Siobhan Baillie MP believes costly employee benefits could be a waste of money if parents aren’t offered support at work when going through a separation or divorce.
Speaking in the Houses of Parliament at the launch of the Parents Promise initiative yesterday (26 January), she explained that conflict at home can significantly impact people’s productivity at work.
The MP for Stroud said: “The government can spend millions and billions of pounds on things like mental health procedures, heath work or employment packages and employers who work really hard to look after their own employees and support them really well…all of that can be lost and all the cash and effort can be completely wasted if parents and children are going home to family conflict and if there’s chaos in the home.
“If we don’t fix that part of our society and our families and our lives, then a lot of the other stuff is a complete waste.”
The Parents Promise, launched by the Positive Parenting Alliance, aims to encourage organisations to implement more family-friendly HR policies for employees going through separation or divorce. This includes recognising both as life events and signposting available support.
Tesco, Asda, Metro Bank, NatWest Group, PwC, Unilever and Vodafone are among the first companies to have already signed up to the initiative.
Baillie, a former family law solicitor who also worked for the organisation One Plus One which focuses on strengthening relationships, said she was thrilled to see big employers getting involved in this agenda.
She added: “I think particularly HR professionals see the day-to-day impact of family breakdown and parental separation on employment productivity. You know that when an employee is going through a difficult time at home the cohesiveness in work there’s often very difficult times that they are having to tell HR about or are suffer with privately. So anything we can do to help employers help families or raise awareness is absolutely vital, and as you will all know this country has a lot of work to do in raising productivity.”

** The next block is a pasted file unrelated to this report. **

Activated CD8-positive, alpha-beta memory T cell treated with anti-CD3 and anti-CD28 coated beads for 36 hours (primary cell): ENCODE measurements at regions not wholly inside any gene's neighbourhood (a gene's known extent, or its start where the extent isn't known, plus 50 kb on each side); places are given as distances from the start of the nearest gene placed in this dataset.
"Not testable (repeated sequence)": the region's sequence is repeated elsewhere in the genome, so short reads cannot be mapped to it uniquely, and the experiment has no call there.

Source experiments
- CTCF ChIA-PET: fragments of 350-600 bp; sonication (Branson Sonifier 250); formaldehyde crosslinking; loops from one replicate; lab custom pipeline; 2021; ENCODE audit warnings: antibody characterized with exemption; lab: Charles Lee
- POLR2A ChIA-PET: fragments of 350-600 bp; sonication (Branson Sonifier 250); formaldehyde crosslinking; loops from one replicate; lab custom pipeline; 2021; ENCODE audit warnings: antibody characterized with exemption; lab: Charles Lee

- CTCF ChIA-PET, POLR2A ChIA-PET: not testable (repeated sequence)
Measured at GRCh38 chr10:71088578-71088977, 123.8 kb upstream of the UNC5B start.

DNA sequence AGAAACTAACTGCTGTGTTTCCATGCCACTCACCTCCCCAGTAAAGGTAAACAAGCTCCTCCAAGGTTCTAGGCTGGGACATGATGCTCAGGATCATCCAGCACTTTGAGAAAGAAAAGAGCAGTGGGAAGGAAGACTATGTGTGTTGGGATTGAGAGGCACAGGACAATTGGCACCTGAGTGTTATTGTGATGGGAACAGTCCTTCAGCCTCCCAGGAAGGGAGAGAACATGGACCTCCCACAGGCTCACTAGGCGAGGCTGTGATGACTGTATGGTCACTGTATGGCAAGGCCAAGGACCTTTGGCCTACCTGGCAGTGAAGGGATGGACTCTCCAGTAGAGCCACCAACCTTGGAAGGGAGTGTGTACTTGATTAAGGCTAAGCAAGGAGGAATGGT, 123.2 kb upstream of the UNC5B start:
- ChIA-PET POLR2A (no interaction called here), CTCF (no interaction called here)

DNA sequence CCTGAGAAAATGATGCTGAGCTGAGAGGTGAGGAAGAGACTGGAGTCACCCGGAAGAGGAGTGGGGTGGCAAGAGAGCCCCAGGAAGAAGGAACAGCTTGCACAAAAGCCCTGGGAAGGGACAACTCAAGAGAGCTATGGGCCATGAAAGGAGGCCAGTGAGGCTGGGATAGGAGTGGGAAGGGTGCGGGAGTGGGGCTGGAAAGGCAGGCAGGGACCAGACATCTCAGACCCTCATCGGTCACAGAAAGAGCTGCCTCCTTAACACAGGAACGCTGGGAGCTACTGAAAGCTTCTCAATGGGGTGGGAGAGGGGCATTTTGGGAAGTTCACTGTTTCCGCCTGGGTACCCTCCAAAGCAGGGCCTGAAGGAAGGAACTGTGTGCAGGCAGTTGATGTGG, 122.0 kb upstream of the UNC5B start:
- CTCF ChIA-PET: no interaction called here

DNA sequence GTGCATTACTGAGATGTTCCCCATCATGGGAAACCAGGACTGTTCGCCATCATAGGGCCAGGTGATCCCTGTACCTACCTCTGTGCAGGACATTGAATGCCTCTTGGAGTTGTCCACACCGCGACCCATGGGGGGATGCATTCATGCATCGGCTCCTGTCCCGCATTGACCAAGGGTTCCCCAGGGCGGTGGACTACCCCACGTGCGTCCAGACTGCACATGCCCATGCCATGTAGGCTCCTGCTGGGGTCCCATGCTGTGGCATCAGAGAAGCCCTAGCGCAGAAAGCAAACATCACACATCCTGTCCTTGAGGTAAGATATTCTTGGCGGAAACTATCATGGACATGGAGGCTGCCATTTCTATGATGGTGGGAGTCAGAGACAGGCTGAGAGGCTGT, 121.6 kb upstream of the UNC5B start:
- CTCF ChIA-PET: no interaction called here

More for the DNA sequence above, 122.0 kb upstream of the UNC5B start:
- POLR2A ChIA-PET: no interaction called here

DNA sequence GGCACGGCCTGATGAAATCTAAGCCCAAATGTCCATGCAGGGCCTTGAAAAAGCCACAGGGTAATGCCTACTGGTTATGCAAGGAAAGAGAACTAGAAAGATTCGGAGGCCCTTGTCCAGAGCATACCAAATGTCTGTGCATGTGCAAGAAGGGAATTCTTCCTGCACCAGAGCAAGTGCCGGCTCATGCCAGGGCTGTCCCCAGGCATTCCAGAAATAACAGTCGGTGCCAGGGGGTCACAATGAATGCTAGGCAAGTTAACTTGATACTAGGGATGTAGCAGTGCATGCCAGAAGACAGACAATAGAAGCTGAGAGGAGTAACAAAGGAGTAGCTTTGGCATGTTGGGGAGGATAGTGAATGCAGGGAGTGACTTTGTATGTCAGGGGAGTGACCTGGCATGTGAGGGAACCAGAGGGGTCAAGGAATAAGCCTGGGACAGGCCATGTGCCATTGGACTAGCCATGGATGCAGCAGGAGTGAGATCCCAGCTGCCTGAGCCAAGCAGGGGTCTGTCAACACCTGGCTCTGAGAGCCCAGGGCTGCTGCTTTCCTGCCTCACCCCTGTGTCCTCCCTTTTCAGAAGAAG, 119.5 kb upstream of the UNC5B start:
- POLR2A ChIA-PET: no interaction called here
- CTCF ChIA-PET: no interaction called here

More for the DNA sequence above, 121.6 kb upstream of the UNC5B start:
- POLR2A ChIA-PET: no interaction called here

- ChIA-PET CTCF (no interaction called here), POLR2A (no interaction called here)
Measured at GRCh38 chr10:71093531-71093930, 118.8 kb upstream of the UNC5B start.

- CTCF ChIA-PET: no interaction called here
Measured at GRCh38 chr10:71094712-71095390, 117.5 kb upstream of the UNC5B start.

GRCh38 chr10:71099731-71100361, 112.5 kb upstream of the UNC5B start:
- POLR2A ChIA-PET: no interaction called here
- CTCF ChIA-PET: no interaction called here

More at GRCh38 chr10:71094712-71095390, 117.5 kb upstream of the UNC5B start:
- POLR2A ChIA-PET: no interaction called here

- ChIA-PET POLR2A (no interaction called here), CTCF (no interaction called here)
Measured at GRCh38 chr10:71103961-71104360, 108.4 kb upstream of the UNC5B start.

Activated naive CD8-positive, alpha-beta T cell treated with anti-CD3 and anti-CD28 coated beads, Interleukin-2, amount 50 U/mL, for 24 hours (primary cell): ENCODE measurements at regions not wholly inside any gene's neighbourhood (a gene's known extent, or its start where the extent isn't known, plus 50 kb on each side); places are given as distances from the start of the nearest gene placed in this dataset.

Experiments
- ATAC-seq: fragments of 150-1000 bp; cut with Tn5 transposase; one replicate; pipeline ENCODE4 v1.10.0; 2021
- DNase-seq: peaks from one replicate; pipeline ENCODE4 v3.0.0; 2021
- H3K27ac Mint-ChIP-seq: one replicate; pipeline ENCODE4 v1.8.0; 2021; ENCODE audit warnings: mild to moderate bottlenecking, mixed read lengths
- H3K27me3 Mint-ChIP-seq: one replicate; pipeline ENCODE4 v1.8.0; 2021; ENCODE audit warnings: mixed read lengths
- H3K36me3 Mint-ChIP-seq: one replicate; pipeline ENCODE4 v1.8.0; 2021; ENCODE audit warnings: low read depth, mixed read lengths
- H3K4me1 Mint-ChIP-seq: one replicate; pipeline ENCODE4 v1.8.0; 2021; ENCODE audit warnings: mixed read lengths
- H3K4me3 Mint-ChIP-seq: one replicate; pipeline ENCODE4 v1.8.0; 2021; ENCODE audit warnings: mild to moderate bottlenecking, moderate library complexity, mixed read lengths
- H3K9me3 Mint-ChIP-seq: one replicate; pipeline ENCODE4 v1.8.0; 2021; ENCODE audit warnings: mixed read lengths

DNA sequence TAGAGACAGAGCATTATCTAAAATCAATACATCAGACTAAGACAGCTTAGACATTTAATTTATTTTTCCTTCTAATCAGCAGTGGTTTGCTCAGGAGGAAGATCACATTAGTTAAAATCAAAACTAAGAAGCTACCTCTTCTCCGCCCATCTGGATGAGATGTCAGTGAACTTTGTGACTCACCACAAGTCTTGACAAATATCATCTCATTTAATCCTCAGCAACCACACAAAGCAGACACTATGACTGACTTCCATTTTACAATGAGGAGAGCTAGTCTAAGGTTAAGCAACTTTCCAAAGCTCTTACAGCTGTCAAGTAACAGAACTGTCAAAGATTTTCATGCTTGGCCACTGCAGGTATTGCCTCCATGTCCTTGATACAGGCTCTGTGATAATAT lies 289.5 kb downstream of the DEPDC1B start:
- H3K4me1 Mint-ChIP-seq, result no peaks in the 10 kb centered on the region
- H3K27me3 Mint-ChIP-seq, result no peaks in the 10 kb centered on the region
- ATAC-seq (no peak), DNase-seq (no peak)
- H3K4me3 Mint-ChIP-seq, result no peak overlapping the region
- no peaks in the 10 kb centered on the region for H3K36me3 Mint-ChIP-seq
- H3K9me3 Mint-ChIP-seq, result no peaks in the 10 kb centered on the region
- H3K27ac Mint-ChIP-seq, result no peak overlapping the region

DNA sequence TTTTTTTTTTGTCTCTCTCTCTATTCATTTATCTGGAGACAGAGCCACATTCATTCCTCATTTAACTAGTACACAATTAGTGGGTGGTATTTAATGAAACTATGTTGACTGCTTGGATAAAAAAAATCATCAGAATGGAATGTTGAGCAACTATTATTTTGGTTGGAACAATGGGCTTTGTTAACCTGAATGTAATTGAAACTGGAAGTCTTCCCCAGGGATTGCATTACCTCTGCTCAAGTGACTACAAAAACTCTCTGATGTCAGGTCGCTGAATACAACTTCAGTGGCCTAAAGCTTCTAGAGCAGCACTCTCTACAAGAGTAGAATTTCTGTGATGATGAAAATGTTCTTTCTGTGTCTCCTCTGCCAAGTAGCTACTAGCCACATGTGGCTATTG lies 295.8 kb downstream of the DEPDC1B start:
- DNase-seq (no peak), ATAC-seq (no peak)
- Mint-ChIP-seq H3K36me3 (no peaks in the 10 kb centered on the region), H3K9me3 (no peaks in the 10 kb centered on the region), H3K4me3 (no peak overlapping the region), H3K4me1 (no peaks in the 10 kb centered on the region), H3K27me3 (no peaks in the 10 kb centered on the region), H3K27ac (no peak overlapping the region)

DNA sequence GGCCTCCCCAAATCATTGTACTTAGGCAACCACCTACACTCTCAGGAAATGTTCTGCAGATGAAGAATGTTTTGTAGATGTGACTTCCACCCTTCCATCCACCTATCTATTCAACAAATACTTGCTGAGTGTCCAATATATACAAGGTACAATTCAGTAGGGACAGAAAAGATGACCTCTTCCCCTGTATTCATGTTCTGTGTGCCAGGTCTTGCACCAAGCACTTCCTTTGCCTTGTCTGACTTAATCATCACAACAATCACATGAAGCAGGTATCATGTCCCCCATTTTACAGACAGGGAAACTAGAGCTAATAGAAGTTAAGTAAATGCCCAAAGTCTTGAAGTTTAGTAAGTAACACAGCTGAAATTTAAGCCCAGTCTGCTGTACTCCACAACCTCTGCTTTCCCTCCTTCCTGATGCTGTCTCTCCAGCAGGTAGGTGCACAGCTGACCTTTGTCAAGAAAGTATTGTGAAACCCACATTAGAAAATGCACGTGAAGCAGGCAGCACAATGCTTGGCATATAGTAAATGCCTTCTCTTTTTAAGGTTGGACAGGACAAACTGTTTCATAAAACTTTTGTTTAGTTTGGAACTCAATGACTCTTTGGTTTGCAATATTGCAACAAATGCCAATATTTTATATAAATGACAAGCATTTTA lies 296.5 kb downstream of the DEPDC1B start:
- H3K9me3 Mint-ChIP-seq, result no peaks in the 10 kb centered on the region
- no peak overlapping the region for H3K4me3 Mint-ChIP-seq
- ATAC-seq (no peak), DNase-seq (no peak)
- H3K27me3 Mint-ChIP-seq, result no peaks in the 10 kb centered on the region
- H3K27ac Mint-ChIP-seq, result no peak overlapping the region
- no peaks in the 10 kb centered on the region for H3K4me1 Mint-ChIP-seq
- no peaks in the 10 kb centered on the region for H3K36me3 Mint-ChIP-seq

Explaining that she cares passionately about this area of work, Baillie explained that a large part of why she became an MP was to make a difference and “create new ways of working and new ways or supporting families”.
She said: “I could see through decades of work that our policies, our laws, our narratives were not assisting families, were in some respects leading to family breakdowns and certainly the early intervention that all of us know is necessary is unfortunately not in our fairly lives.”
Other speakers at the launch included James Hayhurst, founder of the Positive Parenting Alliance, Sir Andrew McFarlane, president of the Family Court Division, and behavioural economist Rory Sutherland.